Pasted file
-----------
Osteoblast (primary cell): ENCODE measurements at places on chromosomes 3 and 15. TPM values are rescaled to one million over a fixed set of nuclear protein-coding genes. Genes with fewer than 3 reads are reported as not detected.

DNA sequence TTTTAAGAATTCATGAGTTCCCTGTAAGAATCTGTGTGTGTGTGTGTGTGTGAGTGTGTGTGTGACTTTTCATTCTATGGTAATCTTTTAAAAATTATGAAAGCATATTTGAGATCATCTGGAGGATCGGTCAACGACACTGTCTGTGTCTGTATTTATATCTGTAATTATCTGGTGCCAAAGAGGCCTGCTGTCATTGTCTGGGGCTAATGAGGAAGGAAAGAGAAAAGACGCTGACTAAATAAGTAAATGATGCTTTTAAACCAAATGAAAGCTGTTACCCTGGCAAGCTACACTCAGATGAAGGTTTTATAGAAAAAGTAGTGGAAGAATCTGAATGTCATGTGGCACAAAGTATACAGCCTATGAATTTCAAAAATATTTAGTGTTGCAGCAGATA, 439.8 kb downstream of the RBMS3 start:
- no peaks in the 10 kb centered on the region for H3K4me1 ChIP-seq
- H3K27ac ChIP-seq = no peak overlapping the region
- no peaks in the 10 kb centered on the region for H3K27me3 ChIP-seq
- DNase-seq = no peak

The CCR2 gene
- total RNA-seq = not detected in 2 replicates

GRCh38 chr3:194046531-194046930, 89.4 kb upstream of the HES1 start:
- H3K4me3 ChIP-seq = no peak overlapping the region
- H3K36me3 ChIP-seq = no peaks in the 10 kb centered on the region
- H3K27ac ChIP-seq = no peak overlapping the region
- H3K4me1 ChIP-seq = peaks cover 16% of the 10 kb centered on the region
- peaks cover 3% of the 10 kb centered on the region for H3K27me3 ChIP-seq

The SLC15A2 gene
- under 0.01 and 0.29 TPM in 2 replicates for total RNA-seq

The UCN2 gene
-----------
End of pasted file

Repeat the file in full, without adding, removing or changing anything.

Osteoblast (primary cell): ENCODE measurements at places on chromosomes 3 and 15. TPM values are rescaled to one million over a fixed set of nuclear protein-coding genes. Genes with fewer than 3 reads are reported as not detected.

DNA sequence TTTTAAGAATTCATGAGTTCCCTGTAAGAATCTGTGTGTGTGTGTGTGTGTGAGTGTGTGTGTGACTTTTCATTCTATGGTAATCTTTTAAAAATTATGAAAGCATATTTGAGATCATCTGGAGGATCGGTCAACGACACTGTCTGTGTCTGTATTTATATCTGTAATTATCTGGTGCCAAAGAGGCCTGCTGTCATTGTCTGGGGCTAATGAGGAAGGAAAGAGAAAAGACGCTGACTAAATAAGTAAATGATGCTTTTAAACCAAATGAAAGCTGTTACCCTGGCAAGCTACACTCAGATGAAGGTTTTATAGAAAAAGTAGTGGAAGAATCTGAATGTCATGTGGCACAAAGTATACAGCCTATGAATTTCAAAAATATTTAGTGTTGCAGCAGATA, 439.8 kb downstream of the RBMS3 start:
- no peaks in the 10 kb centered on the region for H3K4me1 ChIP-seq
- H3K27ac ChIP-seq = no peak overlapping the region
- no peaks in the 10 kb centered on the region for H3K27me3 ChIP-seq
- DNase-seq = no peak

The CCR2 gene
- total RNA-seq = not detected in 2 replicates

GRCh38 chr3:194046531-194046930, 89.4 kb upstream of the HES1 start:
- H3K4me3 ChIP-seq = no peak overlapping the region
- H3K36me3 ChIP-seq = no peaks in the 10 kb centered on the region
- H3K27ac ChIP-seq = no peak overlapping the region
- H3K4me1 ChIP-seq = peaks cover 16% of the 10 kb centered on the region
- peaks cover 3% of the 10 kb centered on the region for H3K27me3 ChIP-seq

The SLC15A2 gene
- under 0.01 and 0.29 TPM in 2 replicates for total RNA-seq

The UCN2 gene